It's a par 3 course in Washington designed by a man who has planned courses in Northern Michigan. Are we next to turn it up to 11 on the scorecard?

David McLay Kidd is a golf course designer who is always brings his "A" game. While most golfers can't keep it in the fairway at 26 years old, McLay Kidd had already designed his first course. He got Forbes' attention for installing audio speakers throughout the 14-hole par 3 course in Eastern Washington. Gamble Sands is the name of the facility, and the short course is called "Quicksands."

The sound idea came from Disney theme parks, where you hear music everywhere you go, emanating from usually unseen speakers. You can see how it is even more important on a golf course to have the speakers remain unobtrusive, so as not to interfere with play. Forbes reports there are "dozens of in-ground speakers costing between $600 and $700 apiece that will be leveled and equally spaced throughout the 25-acre course." The wiring is underground, much like the course's sprinkler system.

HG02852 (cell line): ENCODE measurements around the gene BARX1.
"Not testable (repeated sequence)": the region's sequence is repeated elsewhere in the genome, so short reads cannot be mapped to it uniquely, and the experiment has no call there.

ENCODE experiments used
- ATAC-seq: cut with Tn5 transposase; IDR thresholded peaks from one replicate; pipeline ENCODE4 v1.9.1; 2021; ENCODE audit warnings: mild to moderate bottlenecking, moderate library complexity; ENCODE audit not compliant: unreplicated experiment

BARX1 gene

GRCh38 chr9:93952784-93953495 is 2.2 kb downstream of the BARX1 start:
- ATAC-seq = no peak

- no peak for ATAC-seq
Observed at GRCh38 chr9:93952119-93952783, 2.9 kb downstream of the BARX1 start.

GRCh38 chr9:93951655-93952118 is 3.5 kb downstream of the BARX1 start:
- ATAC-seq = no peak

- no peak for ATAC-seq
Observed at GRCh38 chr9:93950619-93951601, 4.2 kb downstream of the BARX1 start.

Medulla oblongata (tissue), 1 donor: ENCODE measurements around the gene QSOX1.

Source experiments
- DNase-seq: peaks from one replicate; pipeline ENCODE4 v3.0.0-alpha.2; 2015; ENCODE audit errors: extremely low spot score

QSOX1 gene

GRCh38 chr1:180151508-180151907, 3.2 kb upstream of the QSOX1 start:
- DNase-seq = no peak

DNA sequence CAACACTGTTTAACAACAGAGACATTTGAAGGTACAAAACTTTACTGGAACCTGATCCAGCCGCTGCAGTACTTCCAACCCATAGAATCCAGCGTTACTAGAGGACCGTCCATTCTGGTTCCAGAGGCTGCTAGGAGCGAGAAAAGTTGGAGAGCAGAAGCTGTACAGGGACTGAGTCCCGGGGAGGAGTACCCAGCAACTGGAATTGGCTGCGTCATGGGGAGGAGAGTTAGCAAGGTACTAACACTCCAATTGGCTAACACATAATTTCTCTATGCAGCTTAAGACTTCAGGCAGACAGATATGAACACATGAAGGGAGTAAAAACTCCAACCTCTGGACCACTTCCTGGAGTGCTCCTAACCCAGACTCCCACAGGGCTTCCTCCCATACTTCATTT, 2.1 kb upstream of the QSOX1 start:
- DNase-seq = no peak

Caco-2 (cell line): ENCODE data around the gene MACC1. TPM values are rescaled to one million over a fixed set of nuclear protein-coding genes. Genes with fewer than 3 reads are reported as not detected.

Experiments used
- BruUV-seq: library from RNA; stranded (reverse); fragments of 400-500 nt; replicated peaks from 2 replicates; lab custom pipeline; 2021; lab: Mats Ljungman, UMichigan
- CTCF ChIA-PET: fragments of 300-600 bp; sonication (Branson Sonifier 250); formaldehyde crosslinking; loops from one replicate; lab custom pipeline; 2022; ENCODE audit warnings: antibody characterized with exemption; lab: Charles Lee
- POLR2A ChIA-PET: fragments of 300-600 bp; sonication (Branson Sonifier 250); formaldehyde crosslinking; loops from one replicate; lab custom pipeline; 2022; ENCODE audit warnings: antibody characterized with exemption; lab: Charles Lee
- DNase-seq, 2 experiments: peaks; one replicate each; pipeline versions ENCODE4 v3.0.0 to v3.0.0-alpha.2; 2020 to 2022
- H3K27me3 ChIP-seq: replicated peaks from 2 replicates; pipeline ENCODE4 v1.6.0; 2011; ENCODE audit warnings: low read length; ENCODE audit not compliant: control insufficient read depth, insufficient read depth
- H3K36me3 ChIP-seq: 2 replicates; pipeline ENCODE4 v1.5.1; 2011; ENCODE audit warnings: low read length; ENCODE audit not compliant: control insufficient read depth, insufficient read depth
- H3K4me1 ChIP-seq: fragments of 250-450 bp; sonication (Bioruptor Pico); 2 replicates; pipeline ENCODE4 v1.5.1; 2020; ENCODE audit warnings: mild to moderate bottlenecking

They’re designed a certain way so you’re never far away from one. Whatever is playing, you have a pretty standard volume throughout. If you’ve got the Eagles playing in the background, you could sing along with it through the entire track and never miss a beat.

-David McLay Kidd to Forbes

The play on a short par 3 is designed to quicker and maybe a little more fun than a regulation-sized course, One has just opened at Forest Dunes Golf Club in Roscommon. Maybe they will pick up on this design and we can retire the "quiet, please" signs you see at golf tournaments. If you're ready to party like Al Czervik on the golf course, you'll love this.

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